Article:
Friday, August 26, 2016

Let white leaders defend institutional racism; let black leaders defend black lives

Let white leaders defend institutional racism; let black leaders defend black lives:

Let white leaders defend institutional racism; let black leaders defend black lives

Black educators cannot best serve their communities by doubling as shields for white organizations and institutionalized racism

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If one looks and listens closely, black reform advocates and charter leaders are responding to the mythology that black people don’t want charter schools or reform in general.

For most black folk, however, not liking reform equates to not liking institutional racism, which impacts our communities no matter how many black and brown people an organization hires. When black people say they don’t like education reform, they mean the trade-offs of institutionalized oppression are patently unacceptable.
Some may call it an untruth that black people and charter critics resist positive change; I call it a lie. Black folk have never been in a position to accept the status quo, and most black people applaud black people in our communities who teach, open charter schools or lead district-run schools. In addition, black educators have always excelled in spite of systems. We are never surprised and are always encouraged by black educators who make systems work—including those in charters. Therefore, any idea that not liking reform is somehow a refutation of black educators in charter schools is a terrible interpretation in the face of history.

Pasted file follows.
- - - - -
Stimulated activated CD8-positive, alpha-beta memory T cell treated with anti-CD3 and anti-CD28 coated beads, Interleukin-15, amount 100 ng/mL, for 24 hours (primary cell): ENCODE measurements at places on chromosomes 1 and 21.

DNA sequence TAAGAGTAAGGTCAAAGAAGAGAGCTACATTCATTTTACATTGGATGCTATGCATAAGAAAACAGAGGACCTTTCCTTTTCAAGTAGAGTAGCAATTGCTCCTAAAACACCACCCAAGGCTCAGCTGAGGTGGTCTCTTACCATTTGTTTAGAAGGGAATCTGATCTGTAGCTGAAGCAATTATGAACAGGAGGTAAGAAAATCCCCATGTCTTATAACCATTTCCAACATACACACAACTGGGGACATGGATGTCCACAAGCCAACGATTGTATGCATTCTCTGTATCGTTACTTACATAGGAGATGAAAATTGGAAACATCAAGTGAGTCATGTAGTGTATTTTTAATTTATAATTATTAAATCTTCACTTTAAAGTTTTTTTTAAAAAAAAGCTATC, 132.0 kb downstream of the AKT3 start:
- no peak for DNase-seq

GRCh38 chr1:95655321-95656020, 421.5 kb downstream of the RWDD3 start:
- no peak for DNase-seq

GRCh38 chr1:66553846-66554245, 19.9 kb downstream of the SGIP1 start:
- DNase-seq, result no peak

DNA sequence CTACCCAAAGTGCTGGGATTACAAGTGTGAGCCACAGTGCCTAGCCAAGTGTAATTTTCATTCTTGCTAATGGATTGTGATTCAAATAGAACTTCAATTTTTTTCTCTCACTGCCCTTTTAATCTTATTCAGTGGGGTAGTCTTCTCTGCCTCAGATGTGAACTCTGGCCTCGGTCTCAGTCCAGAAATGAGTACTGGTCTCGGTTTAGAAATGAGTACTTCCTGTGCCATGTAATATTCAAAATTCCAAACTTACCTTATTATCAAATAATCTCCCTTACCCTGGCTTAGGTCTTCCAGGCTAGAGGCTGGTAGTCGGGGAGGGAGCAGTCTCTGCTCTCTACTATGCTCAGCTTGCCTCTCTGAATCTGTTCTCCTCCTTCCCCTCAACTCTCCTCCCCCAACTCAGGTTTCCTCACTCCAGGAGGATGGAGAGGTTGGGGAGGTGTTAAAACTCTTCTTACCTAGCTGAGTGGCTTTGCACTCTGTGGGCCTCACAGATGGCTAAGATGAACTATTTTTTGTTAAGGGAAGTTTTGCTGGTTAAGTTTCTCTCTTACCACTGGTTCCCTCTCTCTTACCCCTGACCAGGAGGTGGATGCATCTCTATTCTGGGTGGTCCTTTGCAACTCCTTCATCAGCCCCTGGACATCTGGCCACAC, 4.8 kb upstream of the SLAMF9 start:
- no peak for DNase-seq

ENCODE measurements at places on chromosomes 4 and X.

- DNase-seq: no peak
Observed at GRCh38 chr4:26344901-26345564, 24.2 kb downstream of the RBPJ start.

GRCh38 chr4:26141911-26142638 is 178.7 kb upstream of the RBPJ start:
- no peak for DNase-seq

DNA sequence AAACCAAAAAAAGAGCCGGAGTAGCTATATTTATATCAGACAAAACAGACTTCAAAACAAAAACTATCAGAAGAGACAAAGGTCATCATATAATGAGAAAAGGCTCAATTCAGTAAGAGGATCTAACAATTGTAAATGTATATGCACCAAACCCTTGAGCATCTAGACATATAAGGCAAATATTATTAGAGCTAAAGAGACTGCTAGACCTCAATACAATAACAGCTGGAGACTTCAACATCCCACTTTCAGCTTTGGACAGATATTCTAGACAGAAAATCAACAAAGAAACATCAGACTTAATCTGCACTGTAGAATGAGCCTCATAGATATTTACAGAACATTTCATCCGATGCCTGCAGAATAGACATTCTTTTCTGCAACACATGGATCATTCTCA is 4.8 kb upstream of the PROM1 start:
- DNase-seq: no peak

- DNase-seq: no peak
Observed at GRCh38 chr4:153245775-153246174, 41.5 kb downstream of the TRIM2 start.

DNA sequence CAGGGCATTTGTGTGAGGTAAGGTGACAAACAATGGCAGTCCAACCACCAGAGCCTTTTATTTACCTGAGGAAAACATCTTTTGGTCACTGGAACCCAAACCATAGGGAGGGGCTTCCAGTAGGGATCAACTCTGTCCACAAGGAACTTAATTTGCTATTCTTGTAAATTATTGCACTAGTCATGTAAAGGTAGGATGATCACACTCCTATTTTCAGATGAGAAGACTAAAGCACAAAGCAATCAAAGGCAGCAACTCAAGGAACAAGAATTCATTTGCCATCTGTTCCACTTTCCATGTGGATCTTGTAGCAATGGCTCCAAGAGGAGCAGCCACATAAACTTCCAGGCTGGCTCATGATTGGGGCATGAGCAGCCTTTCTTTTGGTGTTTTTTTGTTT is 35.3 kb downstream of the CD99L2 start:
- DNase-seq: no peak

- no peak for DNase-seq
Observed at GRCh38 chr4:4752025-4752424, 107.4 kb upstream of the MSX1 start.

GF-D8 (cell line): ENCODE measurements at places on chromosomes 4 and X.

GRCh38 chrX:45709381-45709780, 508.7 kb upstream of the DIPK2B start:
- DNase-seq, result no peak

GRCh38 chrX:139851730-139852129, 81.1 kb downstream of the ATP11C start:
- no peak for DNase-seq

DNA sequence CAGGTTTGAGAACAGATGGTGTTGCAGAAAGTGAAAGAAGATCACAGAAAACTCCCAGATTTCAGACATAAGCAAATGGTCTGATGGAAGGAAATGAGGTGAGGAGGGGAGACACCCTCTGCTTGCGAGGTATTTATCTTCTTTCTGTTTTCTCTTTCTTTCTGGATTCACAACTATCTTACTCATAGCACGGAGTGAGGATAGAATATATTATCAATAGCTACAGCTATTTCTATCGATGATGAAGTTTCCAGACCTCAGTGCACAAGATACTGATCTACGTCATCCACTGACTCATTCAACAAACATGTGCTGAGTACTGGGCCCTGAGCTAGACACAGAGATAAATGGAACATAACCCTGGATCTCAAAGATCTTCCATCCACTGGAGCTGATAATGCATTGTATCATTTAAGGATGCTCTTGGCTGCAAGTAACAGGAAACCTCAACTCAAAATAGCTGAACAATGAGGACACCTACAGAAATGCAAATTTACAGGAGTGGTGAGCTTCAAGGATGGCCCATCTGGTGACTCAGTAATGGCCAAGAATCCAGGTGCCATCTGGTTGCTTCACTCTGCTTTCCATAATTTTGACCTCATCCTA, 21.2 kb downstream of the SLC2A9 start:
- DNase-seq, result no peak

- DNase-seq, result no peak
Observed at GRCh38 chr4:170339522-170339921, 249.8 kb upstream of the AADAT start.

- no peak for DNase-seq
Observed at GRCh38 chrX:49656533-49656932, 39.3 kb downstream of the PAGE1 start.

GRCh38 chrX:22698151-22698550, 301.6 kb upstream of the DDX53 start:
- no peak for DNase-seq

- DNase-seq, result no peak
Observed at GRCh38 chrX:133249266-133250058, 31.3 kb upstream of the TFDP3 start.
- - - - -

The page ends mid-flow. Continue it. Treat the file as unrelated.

When black people say, “I don’t like education reform,” they don’t mean individual black charter leaders are bad. They aren’t saying change isn’t needed. For many people, not liking education reform is really not liking the perfunctory rolling out of black educators who speak on behalf of white organizations. Instead of intentionally dismantling systemic and institutional oppression, black faces are placed at the helm of a crooked ship to convince us it’s smooth sailing.
The weight must be distributed effectively and equitably. White charter proponents must carry the burden of disenfranchised voters, fired teachers, supplanted black businesses and expelled students. Black educators cannot best serve their communities by doubling as shields for white organizations and institutionalized racism.
Hillary Clinton’s silence on K-12 education seemingly corresponds with a new chorus of criticisms. News21 recently put out a report on how school takeovers disproportionately affect poor, black communities. The NAACP called for a moratorium on charter schools, and the Black Lives Matter Collective issued its own rebuke. All of which echoes concerns within black communities, and rightfully so.
Black folk know too well that no matter how well-meaning white establishments are, they are not black ones. The hiring of black Let white leaders defend institutional racism; let black leaders defend black lives:

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